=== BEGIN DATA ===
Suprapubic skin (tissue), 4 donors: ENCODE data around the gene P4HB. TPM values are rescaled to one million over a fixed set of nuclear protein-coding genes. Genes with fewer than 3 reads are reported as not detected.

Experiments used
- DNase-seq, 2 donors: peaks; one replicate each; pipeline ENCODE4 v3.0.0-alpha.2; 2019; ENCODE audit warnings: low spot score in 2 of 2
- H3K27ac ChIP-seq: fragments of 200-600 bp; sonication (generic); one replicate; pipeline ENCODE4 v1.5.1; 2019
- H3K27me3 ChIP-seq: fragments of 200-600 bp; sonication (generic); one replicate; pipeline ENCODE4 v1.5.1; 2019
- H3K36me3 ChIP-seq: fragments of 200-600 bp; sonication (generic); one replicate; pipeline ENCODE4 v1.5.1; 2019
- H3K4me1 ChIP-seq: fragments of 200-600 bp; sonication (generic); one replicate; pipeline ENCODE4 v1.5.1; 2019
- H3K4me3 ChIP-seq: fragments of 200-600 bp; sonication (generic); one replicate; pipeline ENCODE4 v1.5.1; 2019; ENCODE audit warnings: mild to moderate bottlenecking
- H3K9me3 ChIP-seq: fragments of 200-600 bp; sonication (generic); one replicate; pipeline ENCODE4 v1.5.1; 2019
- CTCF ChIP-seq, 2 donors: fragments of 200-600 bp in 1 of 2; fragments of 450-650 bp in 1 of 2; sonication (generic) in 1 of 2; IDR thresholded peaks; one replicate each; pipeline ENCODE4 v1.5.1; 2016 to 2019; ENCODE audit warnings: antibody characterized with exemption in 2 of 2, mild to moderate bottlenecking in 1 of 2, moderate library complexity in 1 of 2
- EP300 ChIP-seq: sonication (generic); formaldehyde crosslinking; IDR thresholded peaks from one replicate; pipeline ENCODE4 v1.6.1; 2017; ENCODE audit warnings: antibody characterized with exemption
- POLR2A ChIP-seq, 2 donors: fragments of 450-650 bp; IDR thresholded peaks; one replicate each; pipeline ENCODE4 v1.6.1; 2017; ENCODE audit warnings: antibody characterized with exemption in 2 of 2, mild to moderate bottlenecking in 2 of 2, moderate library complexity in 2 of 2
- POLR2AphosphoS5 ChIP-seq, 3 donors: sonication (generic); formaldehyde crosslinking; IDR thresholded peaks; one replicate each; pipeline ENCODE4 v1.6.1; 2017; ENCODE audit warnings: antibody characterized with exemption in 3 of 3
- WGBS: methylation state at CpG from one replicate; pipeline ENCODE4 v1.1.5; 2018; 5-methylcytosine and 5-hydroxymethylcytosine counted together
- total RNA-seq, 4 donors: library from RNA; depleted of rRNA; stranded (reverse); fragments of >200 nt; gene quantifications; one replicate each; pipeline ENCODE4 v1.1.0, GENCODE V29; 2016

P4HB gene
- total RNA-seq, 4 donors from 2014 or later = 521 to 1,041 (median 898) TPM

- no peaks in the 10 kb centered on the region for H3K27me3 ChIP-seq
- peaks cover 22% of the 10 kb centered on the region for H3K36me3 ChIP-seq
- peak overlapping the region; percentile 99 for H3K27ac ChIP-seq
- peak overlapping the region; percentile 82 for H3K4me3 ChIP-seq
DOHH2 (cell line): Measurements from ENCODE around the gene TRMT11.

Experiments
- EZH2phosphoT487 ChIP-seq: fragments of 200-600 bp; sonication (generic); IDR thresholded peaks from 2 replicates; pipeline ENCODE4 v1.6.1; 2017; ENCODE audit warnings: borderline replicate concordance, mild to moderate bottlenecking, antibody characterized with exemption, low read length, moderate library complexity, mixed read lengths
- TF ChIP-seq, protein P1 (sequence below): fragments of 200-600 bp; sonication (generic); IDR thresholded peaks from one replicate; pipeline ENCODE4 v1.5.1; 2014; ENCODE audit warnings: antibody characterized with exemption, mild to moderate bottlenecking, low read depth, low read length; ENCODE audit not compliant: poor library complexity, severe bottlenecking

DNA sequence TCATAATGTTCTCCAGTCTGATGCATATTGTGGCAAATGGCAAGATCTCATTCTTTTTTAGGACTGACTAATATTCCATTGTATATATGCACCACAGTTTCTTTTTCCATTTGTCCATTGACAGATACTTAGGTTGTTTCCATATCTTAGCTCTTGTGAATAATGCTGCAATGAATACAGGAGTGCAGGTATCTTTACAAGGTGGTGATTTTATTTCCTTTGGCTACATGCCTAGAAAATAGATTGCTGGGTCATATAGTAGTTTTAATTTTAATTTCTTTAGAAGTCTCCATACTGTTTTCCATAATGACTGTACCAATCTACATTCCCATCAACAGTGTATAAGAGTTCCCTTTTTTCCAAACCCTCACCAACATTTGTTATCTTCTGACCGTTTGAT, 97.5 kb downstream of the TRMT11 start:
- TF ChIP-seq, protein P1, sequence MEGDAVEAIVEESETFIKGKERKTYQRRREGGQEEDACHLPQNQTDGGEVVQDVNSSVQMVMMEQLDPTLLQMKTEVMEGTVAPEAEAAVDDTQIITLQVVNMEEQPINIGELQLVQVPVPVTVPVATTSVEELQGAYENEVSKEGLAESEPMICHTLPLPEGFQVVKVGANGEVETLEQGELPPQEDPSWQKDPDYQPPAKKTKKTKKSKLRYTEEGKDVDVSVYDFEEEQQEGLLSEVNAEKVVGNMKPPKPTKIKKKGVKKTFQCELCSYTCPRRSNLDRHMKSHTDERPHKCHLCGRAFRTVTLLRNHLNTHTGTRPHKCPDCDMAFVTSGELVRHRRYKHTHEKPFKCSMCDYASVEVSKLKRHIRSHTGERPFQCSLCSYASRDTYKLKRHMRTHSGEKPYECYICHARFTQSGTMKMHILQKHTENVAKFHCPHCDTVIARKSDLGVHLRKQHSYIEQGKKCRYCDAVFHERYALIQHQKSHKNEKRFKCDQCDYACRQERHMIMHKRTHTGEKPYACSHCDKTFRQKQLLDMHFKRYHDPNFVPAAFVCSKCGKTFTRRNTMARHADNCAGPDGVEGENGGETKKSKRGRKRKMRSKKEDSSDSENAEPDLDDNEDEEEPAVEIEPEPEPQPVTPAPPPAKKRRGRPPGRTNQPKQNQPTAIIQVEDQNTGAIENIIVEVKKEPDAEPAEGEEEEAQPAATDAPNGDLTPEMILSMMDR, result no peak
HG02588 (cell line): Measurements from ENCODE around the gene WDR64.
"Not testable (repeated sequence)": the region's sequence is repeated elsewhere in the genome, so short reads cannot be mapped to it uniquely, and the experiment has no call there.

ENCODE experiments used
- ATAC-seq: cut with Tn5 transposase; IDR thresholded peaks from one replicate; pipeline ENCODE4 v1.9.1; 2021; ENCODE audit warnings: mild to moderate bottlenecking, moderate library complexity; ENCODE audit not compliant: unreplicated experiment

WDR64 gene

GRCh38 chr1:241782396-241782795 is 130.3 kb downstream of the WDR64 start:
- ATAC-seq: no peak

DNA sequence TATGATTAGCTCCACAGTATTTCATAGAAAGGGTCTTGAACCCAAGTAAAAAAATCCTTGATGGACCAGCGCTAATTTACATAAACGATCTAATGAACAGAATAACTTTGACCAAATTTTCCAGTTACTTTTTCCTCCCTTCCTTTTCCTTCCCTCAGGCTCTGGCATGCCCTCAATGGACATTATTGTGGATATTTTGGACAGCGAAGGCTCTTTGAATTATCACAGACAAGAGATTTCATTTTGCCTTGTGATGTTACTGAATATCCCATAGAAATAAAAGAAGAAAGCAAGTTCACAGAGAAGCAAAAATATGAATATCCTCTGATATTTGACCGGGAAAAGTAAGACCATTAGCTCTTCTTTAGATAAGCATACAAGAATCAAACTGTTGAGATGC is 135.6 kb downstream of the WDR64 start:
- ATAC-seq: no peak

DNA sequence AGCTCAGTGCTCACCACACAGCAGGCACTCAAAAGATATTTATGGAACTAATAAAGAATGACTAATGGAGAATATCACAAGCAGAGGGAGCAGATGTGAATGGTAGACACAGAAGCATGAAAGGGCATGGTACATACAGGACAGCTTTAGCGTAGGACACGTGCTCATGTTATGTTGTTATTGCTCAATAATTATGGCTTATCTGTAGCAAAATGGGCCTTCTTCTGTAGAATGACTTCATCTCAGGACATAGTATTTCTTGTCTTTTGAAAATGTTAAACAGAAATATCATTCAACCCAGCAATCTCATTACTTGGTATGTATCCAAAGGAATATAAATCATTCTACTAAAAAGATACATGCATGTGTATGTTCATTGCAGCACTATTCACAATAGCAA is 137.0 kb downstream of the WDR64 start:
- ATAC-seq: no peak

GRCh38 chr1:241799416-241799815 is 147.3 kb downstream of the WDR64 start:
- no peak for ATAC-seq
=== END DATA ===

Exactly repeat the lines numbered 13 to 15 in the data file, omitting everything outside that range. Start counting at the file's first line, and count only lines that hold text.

- POLR2AphosphoS5 ChIP-seq, 3 donors: sonication (generic); formaldehyde crosslinking; IDR thresholded peaks; one replicate each; pipeline ENCODE4 v1.6.1; 2017; ENCODE audit warnings: antibody characterized with exemption in 3 of 3
- WGBS: methylation state at CpG from one replicate; pipeline ENCODE4 v1.1.5; 2018; 5-methylcytosine and 5-hydroxymethylcytosine counted together
- total RNA-seq, 4 donors: library from RNA; depleted of rRNA; stranded (reverse); fragments of >200 nt; gene quantifications; one replicate each; pipeline ENCODE4 v1.1.0, GENCODE V29; 2016